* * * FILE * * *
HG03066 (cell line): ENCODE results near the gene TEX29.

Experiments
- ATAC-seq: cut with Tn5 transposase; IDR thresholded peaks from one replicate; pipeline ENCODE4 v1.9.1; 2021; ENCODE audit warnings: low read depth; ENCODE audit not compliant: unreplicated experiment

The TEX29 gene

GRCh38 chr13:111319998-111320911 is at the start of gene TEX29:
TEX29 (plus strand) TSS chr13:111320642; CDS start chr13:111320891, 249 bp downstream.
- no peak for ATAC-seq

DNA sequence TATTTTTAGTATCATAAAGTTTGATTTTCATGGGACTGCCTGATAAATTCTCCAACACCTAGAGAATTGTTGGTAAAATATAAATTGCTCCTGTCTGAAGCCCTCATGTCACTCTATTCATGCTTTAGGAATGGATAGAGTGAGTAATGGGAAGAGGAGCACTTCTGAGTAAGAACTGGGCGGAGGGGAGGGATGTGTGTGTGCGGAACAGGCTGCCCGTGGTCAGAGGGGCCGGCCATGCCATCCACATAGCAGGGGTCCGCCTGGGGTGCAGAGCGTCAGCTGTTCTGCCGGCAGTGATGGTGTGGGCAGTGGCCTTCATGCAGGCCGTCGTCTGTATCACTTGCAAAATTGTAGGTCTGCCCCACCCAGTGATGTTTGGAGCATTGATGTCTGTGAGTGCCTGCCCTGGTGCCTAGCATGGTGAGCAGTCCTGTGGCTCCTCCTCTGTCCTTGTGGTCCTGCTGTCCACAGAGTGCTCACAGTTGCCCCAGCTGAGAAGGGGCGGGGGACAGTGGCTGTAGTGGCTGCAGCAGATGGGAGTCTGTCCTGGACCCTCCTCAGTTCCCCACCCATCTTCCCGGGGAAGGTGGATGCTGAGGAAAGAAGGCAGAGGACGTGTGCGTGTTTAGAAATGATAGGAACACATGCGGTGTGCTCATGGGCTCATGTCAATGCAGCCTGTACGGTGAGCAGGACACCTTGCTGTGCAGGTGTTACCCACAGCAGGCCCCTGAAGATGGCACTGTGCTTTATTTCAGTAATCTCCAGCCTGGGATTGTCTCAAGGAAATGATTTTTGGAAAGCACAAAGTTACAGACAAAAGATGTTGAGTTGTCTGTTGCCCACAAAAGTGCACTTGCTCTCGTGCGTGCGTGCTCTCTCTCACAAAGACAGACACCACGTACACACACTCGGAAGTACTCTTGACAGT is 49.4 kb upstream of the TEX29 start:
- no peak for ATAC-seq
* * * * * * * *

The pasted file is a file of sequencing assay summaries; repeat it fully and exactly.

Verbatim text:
HG03066 (cell line): ENCODE results near the gene TEX29.

Experiments
- ATAC-seq: cut with Tn5 transposase; IDR thresholded peaks from one replicate; pipeline ENCODE4 v1.9.1; 2021; ENCODE audit warnings: low read depth; ENCODE audit not compliant: unreplicated experiment

The TEX29 gene

GRCh38 chr13:111319998-111320911 is at the start of gene TEX29:
TEX29 (plus strand) TSS chr13:111320642; CDS start chr13:111320891, 249 bp downstream.
- no peak for ATAC-seq

DNA sequence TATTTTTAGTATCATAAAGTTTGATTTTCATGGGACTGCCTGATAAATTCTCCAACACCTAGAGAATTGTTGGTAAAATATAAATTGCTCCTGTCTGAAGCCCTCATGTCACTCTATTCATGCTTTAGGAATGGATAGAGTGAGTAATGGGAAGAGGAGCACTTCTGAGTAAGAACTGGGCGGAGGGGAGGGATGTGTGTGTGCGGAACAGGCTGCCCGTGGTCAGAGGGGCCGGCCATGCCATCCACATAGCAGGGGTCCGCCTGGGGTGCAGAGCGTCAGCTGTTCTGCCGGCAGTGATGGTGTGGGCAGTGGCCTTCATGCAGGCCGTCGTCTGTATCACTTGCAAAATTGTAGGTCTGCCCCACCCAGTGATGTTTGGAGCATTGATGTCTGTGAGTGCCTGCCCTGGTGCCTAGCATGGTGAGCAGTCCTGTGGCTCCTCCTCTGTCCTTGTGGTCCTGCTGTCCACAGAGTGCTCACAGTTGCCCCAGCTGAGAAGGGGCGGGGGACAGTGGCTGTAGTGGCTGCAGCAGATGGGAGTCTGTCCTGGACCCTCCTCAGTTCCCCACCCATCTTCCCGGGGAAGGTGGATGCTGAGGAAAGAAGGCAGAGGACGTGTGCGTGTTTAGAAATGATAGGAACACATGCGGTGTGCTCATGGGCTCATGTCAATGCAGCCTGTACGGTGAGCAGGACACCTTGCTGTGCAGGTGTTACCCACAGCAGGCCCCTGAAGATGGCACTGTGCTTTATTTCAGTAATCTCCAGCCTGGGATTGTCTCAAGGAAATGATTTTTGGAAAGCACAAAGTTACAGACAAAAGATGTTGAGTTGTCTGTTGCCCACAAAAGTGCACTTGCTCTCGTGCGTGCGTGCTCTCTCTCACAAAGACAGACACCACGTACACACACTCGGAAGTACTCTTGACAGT is 49.4 kb upstream of the TEX29 start:
- no peak for ATAC-seq